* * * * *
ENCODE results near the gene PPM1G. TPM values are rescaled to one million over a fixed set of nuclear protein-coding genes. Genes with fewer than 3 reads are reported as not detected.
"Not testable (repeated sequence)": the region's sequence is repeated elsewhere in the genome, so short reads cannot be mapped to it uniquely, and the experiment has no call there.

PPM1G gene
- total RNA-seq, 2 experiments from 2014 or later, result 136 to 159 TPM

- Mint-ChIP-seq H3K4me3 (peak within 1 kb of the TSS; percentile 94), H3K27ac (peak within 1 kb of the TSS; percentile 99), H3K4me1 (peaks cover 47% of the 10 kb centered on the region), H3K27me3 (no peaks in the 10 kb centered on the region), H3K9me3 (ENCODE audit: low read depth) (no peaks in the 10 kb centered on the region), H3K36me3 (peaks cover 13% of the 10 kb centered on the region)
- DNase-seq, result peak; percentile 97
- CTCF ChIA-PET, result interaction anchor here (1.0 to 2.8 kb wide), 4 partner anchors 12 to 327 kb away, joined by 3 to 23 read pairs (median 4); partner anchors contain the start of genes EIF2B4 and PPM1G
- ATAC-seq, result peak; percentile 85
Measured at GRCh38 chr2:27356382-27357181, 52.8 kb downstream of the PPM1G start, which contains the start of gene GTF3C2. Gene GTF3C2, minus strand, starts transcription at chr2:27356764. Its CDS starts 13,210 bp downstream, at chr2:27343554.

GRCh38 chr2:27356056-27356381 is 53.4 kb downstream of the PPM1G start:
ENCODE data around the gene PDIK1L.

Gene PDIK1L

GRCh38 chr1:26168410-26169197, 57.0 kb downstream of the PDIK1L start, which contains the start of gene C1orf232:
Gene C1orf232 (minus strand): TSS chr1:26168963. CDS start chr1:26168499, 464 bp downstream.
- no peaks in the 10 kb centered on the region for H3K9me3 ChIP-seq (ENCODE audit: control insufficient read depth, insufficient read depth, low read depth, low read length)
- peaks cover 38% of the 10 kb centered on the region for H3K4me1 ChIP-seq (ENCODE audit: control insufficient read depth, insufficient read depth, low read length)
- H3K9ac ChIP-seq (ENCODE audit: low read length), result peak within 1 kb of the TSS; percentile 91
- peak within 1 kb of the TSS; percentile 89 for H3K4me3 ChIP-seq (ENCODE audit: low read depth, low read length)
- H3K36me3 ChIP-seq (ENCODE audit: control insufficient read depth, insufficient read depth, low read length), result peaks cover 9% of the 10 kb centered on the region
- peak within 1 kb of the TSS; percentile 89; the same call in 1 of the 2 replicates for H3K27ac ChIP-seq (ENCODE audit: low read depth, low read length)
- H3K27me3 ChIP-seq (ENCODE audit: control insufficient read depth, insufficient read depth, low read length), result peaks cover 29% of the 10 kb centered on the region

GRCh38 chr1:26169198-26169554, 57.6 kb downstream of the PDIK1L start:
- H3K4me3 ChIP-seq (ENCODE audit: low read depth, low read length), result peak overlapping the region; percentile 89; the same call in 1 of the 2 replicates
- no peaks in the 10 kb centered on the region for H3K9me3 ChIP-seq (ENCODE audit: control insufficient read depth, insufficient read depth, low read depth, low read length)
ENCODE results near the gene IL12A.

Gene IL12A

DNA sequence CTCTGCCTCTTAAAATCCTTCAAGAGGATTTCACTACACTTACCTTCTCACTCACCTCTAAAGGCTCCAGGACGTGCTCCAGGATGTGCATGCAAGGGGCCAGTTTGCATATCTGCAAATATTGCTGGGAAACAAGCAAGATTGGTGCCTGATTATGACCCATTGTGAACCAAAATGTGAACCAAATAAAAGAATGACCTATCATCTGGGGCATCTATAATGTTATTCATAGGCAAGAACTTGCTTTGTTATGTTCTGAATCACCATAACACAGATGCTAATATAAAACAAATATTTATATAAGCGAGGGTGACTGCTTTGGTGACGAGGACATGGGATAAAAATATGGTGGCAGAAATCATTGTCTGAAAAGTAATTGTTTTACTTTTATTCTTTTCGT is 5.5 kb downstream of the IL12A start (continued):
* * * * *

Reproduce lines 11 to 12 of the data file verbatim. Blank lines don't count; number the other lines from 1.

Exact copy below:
ENCODE data around the gene PDIK1L.

Gene PDIK1L